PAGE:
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Birdman soars to Oscars glory with best picture win

Monday, Feb 23, 2015,22:20 IST By metrovaartha A A A

Los Angeles | Dark comedy Birdman, the story of a former superstar struggling for career revival on Broadway, walked away with four Oscars including best picture and director honours. It was a big moment for Mexican director Alejandro G Inarritu, 51, who shared three of the four wins of his film that also bagged cinematography and original screenplay awards at the song-and-dance filled ceremony where winners made passionate speeches about equality.
In honouring the small-budget film with the top prize over Richard Linklater’s Boyhood, the 87th Academy Awards echoed the tradition of recognising Hollywood stories like The Artist and Argo. British star Eddie Redmayne interrupted Birdman’s winning march by clinching the best actor trophy for his physically- transformative turn as physicist Stephen Hawking in The Theory of Everything.
It was a close call for Redmayne, 33, as Michael Keaton was his strongest competitor besides Benedict Cumberbatch, Bradley Cooper and Steve Carell. Julianne Moore, 54, won a long overdue Oscar in the best actress category for her poignant portrayal of a mother and academic struggling with early-onset Alzheimer’s disease in Still Alice. Both the top acting categories honoured the indomitable spirit of people fighting rare diseases. Redmayne was visibly nervous as he walked up to the stage to receive his first ever Oscar trophy for portraying Hawking’s gradual physical decline after he was diagnosed with motor neuron disease (ALS) at the age of 21.
I am fully aware that I am a lucky, lucky man. This Oscar belongs to the people around the world battling ALS. It belongs to one exceptional family: Stephen, Jane, Jonathan and the Hawking children. And I will be its custodian, he said. Moore too threw light on the neurodegenerative disease that leads to memory loss, in her acceptance speech. I’m so happy, I’m thrilled that we were able to shine a light on Alzheimer’s disease. So many people who have this disease feel marginalised.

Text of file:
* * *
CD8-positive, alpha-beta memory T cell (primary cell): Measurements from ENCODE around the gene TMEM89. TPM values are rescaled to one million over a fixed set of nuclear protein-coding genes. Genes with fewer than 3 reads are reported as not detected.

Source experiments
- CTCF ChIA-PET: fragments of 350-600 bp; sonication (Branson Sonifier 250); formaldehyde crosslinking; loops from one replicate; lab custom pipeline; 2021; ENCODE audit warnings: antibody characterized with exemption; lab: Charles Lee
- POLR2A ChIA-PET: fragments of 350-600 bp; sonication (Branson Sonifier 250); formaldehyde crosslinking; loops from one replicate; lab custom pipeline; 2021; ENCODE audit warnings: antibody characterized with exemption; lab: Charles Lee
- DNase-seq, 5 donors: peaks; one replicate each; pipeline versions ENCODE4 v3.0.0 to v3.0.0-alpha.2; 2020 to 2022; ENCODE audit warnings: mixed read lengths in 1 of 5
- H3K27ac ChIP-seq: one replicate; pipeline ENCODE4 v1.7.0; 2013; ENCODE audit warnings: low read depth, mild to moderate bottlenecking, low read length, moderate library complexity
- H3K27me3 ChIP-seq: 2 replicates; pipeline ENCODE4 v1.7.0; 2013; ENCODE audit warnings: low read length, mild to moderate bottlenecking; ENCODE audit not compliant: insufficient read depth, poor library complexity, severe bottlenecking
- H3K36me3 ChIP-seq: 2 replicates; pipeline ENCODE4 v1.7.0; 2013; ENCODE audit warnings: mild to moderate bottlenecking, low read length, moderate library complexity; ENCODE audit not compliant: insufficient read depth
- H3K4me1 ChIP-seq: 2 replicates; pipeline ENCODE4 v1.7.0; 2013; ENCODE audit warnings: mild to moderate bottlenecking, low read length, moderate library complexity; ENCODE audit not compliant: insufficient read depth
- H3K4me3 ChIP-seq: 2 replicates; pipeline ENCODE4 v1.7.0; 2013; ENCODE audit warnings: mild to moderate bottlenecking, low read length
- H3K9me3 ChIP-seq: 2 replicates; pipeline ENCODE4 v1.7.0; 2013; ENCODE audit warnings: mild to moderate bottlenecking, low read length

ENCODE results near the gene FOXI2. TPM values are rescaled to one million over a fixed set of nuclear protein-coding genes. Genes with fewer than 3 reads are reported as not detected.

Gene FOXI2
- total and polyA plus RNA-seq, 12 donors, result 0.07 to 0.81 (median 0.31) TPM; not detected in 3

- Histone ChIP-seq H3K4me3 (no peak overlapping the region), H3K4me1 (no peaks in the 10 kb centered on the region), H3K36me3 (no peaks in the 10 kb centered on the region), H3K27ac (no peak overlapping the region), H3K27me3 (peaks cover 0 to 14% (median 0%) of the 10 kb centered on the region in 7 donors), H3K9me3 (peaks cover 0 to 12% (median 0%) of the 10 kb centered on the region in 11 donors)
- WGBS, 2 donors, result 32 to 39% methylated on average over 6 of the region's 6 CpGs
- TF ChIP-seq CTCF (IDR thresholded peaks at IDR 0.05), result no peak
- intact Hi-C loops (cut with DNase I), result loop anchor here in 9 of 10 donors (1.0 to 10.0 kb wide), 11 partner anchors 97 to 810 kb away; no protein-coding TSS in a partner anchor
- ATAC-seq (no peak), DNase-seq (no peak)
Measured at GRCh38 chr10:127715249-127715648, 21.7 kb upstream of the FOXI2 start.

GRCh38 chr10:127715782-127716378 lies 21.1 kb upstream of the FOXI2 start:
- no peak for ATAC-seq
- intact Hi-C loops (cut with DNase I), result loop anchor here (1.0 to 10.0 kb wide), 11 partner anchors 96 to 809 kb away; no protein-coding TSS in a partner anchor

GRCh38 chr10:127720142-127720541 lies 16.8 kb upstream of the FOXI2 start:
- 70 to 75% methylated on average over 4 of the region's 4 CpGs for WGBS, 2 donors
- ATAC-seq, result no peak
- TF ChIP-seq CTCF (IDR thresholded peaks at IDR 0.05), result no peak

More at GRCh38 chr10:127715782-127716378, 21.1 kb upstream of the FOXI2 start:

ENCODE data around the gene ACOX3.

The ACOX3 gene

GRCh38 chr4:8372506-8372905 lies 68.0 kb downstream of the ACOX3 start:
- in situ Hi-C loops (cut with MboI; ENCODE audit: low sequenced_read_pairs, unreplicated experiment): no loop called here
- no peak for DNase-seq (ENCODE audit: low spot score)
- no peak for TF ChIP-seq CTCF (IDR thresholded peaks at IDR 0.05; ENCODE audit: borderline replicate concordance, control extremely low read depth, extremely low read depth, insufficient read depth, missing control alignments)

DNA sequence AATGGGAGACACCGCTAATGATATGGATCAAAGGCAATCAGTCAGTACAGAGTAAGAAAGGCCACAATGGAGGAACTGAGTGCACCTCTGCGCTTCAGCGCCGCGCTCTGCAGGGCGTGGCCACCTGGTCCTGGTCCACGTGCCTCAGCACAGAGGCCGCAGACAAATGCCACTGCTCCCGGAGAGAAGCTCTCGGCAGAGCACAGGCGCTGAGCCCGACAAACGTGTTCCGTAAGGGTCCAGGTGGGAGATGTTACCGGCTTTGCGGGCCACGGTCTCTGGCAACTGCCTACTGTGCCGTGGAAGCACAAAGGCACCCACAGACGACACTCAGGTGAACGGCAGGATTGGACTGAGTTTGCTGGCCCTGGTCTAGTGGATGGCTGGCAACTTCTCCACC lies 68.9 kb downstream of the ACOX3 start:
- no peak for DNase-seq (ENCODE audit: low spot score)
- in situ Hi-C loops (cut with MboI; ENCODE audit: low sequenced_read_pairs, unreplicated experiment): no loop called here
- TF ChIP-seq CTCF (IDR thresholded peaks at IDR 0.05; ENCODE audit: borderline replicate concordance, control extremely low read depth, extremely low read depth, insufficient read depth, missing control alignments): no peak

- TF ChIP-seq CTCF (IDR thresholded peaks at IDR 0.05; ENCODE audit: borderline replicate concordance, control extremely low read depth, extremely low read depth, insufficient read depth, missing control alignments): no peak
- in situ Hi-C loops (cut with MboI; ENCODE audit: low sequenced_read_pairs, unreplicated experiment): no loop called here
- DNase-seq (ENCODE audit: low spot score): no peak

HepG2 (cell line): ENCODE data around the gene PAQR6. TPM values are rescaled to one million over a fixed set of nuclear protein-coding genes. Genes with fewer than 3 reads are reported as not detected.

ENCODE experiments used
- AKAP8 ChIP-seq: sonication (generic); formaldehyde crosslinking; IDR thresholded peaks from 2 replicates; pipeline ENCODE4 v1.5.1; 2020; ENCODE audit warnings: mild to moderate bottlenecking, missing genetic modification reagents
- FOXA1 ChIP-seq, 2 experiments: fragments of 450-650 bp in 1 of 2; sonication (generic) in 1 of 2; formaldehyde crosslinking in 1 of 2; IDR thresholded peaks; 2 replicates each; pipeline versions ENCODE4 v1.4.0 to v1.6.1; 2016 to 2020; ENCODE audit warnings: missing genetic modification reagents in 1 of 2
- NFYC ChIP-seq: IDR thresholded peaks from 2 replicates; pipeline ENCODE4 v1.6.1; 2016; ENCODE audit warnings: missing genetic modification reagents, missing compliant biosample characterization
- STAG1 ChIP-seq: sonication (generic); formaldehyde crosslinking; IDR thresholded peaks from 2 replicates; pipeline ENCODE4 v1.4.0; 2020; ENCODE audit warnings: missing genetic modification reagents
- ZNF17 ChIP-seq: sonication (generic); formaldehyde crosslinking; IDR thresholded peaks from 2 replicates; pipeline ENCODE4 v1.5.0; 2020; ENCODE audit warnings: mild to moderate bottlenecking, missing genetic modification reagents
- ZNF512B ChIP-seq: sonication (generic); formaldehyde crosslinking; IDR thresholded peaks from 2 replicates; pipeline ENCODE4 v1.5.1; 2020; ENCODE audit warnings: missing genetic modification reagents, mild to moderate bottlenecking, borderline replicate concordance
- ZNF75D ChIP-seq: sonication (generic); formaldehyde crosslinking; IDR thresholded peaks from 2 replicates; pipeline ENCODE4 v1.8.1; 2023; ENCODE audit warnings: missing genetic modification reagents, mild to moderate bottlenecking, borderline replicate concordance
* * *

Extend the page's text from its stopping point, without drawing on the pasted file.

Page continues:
People who have Alzheimer’s disease deserve to be seen so we can find a cure. Birdman entered the race with nine nominations where it tied with The Grand Budapest Hotel and they were equal in their wins too though Wes Anderson’s quirky period drama won in technical categories like original score, hair and make up, costume and production design.
As the best picture was announced at the end of the ceremony, a beaming Inarritu took to stage with the entire Birdman team. He joked about his poor English-speaking skills besides referring to last year’s best director winner, fellow Mexican Alfonso Cuaron for Gravity. The director, however, hoped that Mexicans living in the US can be treated with the same dignity and respect as the ones who came before and built this incredible immigrant nation.

Nicolas Giacobone, and from left, Alejandro Gonzalez Inarritu, Alexander Dinelaris and Armando Bo pose in the press room with the award for the best picture for “Birdman" at the Oscars on Sunday, Feb. 22, 2015, at the Dolby Theatre in Los Angeles.

Nicolas Giacobone, and from left, Alejandro Gonzalez Inarritu, Alexander Dinelaris and Armando Bo pose in the press room with the award for the best picture for “Birdman” at the Oscars on Sunday, Feb. 22, 2015, at the Dolby Theatre in Los Angeles.